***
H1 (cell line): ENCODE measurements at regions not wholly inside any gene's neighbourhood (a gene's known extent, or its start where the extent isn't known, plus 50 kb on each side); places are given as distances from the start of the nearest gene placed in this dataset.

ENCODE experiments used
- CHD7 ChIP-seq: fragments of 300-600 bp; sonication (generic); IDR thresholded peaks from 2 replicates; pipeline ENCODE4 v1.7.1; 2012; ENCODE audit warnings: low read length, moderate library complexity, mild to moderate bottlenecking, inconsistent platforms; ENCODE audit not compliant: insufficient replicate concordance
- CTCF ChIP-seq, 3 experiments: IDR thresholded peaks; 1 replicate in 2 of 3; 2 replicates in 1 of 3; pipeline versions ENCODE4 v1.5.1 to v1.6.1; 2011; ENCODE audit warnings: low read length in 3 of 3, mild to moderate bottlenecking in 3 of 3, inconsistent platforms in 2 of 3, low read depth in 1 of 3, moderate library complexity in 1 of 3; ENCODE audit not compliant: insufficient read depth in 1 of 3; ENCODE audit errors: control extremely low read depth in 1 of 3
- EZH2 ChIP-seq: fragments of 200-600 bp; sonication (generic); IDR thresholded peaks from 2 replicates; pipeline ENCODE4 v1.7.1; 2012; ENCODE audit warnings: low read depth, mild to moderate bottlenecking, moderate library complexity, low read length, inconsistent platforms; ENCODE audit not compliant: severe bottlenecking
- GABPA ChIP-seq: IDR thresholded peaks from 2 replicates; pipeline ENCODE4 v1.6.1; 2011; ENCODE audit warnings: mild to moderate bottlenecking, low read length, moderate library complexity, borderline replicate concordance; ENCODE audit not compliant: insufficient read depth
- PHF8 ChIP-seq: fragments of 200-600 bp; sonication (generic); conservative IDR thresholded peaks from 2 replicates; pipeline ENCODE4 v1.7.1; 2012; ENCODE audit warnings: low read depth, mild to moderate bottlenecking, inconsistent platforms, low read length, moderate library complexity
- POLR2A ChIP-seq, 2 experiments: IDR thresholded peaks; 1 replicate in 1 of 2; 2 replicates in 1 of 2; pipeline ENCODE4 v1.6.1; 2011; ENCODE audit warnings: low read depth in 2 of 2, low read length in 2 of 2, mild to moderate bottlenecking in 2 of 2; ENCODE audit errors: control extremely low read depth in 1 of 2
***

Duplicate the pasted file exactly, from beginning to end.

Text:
H1 (cell line): ENCODE measurements at regions not wholly inside any gene's neighbourhood (a gene's known extent, or its start where the extent isn't known, plus 50 kb on each side); places are given as distances from the start of the nearest gene placed in this dataset.

ENCODE experiments used
- CHD7 ChIP-seq: fragments of 300-600 bp; sonication (generic); IDR thresholded peaks from 2 replicates; pipeline ENCODE4 v1.7.1; 2012; ENCODE audit warnings: low read length, moderate library complexity, mild to moderate bottlenecking, inconsistent platforms; ENCODE audit not compliant: insufficient replicate concordance
- CTCF ChIP-seq, 3 experiments: IDR thresholded peaks; 1 replicate in 2 of 3; 2 replicates in 1 of 3; pipeline versions ENCODE4 v1.5.1 to v1.6.1; 2011; ENCODE audit warnings: low read length in 3 of 3, mild to moderate bottlenecking in 3 of 3, inconsistent platforms in 2 of 3, low read depth in 1 of 3, moderate library complexity in 1 of 3; ENCODE audit not compliant: insufficient read depth in 1 of 3; ENCODE audit errors: control extremely low read depth in 1 of 3
- EZH2 ChIP-seq: fragments of 200-600 bp; sonication (generic); IDR thresholded peaks from 2 replicates; pipeline ENCODE4 v1.7.1; 2012; ENCODE audit warnings: low read depth, mild to moderate bottlenecking, moderate library complexity, low read length, inconsistent platforms; ENCODE audit not compliant: severe bottlenecking
- GABPA ChIP-seq: IDR thresholded peaks from 2 replicates; pipeline ENCODE4 v1.6.1; 2011; ENCODE audit warnings: mild to moderate bottlenecking, low read length, moderate library complexity, borderline replicate concordance; ENCODE audit not compliant: insufficient read depth
- PHF8 ChIP-seq: fragments of 200-600 bp; sonication (generic); conservative IDR thresholded peaks from 2 replicates; pipeline ENCODE4 v1.7.1; 2012; ENCODE audit warnings: low read depth, mild to moderate bottlenecking, inconsistent platforms, low read length, moderate library complexity
- POLR2A ChIP-seq, 2 experiments: IDR thresholded peaks; 1 replicate in 1 of 2; 2 replicates in 1 of 2; pipeline ENCODE4 v1.6.1; 2011; ENCODE audit warnings: low read depth in 2 of 2, low read length in 2 of 2, mild to moderate bottlenecking in 2 of 2; ENCODE audit errors: control extremely low read depth in 1 of 2